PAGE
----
(* Well, it was either that or “North By New South Wales”…)
Typically of his film making generation, Richard Franklin (1948-2007) grew up (in Melbourne) in the thrall of Hitchcock, Psycho (1960) and the TV series Alfred Hitchcock Presents (1955-61) leaving particularly vivid impressions on his precocious creativity. He was directing his own 8mm efforts, aged 10 and subsequently worked as an assistant cameraman on TV commercials. In 1967, Franklin relocated to The States to study film at the University of Southern California. To paraphrase the immortal words of Homer J. Simpson, he was tired of being a wannabe Hitchcock acolyte… he wanted to be a Hitchcock acolyte! To this end he invited the great man to introduce a screening of Rope (1948) and answer questions from an audience of fellow students. Sir Alfred reciprocated by hosting Franklin on the sets of Topaz (1969) and his swan song feature, Family Plot (1976). RF’s “Hitchcock acolyte” status would be clinched when he directed Psycho II in 1983 and turned a property with high fiasco potential into a witty and worthwhile effort that riffed cleverly on its illustrious predecessor and certainly did it no harm at all (showing the fruit cellar door to Robert Bloch’s then recent and identically titled literary attempt to continue the franchise). But we’re getting ahead of ourselves…
After graduating USC in 1969, Franklin returned down under to direct 11 episodes of Oz cop show Homicide (197) and the 1973 short …And His Ghost May Be Heard, the latter included among the bonus materials on this set. Bawdy comedies The True Story Of Eskimo Nell (aka Dick Down Under) and Fantasm (directed under the pseudonym “Richard Bruce”) followed in 1975 and 1976 respectively. Franklin really started to get noticed with the Avoriaz and Sitges garlanded Patrick (1978), in which Robert Thompson’s comatose title character uses his telekinetic powers to do away with troublesome medics and pursue sexy nurse Susan Penhaligon. Quickly but skilfully assembled to cash in on Jack Gold’s The Medusa Touch from earlier that year, Patrick did particularly well (with Brian May’s OST replaced by Goblin outtakes and a couple of original themes from Simonetti and co) at Italian box offices, predictably inspiring a mini wave of spaghetti knock offs. Nobody who’s ever seen Mario Landi’s truly hysterical Patrick Still Lives (1980) is ever likely to forget it, although Lucio Fulci’s Aenigma (1987) is among the less memorable entries on that particular Horror maestro’s increasingly variable filmography.
It was Roadgames (1981), though, that earned Franklin his stab at Psycho II. The film is at once a meditation on the awe-inspiring landscape of the Australian continent (c.f. Nic Roeg’s Walkabout, 1971 and Peter Weir’s Picnic At Hanging Rock, 1975), a road movie and, you guessed, an hommage to Hitchcock. Specifically, it emerged from co-director Everett De Roche’s musings about a kind of anti-Rear Window (1954), in which the protagonist who thinks he’s seen a murder is not stuck in his apartment, rather ranging freely across the Australian desert even while he’s confined to the cab of his HGV, the windscreen dimensions of which approximate those of Jimmy Stewart’s rear window and generate similar reflections on the experience of immersing oneself in a thriller on the big screen. Or you can choose to see it as “that moment” in North By Northwest (1959) magnified to feature length. Either way is good.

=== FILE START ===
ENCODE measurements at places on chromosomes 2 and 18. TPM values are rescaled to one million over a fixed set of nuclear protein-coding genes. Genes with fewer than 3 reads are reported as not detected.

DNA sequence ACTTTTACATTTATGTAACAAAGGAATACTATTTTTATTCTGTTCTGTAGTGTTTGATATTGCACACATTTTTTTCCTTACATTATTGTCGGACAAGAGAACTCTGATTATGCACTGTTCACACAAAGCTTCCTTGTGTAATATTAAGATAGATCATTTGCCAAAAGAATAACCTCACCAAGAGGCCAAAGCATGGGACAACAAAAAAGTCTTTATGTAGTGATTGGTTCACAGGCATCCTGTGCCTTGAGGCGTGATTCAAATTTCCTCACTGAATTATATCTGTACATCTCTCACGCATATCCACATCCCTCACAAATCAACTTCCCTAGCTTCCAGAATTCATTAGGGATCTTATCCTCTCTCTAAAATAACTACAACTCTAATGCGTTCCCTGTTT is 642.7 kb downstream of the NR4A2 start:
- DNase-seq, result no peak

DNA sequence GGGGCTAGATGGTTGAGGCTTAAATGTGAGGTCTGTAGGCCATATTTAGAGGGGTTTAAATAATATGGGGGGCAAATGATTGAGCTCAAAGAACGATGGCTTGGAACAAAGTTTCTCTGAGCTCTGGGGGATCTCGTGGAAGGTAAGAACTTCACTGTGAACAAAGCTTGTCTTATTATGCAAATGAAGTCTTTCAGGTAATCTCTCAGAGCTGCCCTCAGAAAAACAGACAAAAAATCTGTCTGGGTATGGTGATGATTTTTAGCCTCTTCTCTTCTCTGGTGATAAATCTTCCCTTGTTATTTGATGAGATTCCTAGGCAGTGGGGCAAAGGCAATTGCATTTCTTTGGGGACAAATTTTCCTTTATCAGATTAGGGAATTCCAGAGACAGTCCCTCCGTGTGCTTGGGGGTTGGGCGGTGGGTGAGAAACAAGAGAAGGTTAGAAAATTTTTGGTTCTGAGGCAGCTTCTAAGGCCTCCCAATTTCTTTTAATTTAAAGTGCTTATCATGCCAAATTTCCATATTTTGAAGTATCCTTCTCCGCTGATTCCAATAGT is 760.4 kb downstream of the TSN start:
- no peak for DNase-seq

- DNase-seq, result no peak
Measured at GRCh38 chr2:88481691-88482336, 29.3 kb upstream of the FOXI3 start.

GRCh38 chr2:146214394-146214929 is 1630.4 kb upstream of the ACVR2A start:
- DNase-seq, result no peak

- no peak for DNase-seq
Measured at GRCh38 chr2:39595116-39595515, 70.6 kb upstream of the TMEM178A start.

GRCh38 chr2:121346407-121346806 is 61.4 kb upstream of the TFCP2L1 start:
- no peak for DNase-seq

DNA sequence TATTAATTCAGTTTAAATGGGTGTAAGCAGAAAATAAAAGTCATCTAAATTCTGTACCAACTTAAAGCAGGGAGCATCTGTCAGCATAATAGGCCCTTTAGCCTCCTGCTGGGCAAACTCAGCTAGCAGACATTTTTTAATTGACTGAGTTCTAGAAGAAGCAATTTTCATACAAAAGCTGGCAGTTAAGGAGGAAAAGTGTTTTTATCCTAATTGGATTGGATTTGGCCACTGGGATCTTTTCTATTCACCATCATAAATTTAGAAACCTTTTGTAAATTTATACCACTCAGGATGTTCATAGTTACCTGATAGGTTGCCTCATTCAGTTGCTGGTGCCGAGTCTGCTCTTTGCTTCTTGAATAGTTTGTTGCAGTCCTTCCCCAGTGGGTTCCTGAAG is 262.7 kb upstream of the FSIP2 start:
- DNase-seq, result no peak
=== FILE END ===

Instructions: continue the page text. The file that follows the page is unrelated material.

Franklin and De Roche wrote the part of eccentric loner Pat Quid (catchphrase: “Just because I drive trucks doesn’t make me a truck driver”) for Sean Connery but although Roadgames became the biggest budgeted Australian film of the early 80s, that proposed casting would have amounted to a wage bill too far and ultimately they settled for Stacy Keach (still possibly choking on the memory of how human flesh tasted in Sergio Martino’s Prisoner Of The Cannibal God, 1978). As the hiker he picks up, whose boring secret identity is revealed towards the film’s conclusion, but whom Quid dubs (d’oh!) “Hitch”, we get Jamie Lee Curtis, keen by that point to climb out of what she perceived as the “scream queen” ghetto but crucially for Franklin, carrying some of her mother Janet Leigh’s Psycho cachet (she also offers oblique observations about her Dad, Tony Curtis, during Road Games).
Their cat and mouse games with suspected sex killer “Smith or Jones” (Grant Page from Mad Max, among many other credits, who also co-ordinated the stunts on Roadgames) makes for suspensful stuff, plentiful plot twists and a handful of satisfying hi-tech action set-pieces… all this plus a coda that “owes much” to the closing frames of Friday The 13th (1980). Franklin’s film, consequently, did tidy domestic and international business, though not everybody involved in the contemporary renaissance of the Australian film industry was pleased about that. There were predictable quibbles about the casting of American rather than Aussie leads, regardless of how well the obvious chemistry between Keach and Curtis enhances its pleasing mix of adventure, suspense, romance and comedy. Nor was it felt, in certain rarified quarters, that such a commercially orientated production was quite the done thing. So much for Mad Max (whose director George Miller was a major supporter and champion of Franklin’s endeavours). So much, indeed, for Hitchcock. Because you’re reading House Of Freudstein rather than Cahiers Du Cinema (or its Australian equivalent), I assume that you’ll take Roadgames for the rollicking good thriller fun it undoubtedly is, even more appealing in this brand new 4k restoration by Powerhouse Films, the limited edition running to 5,000 copies for its UK BD Premiere.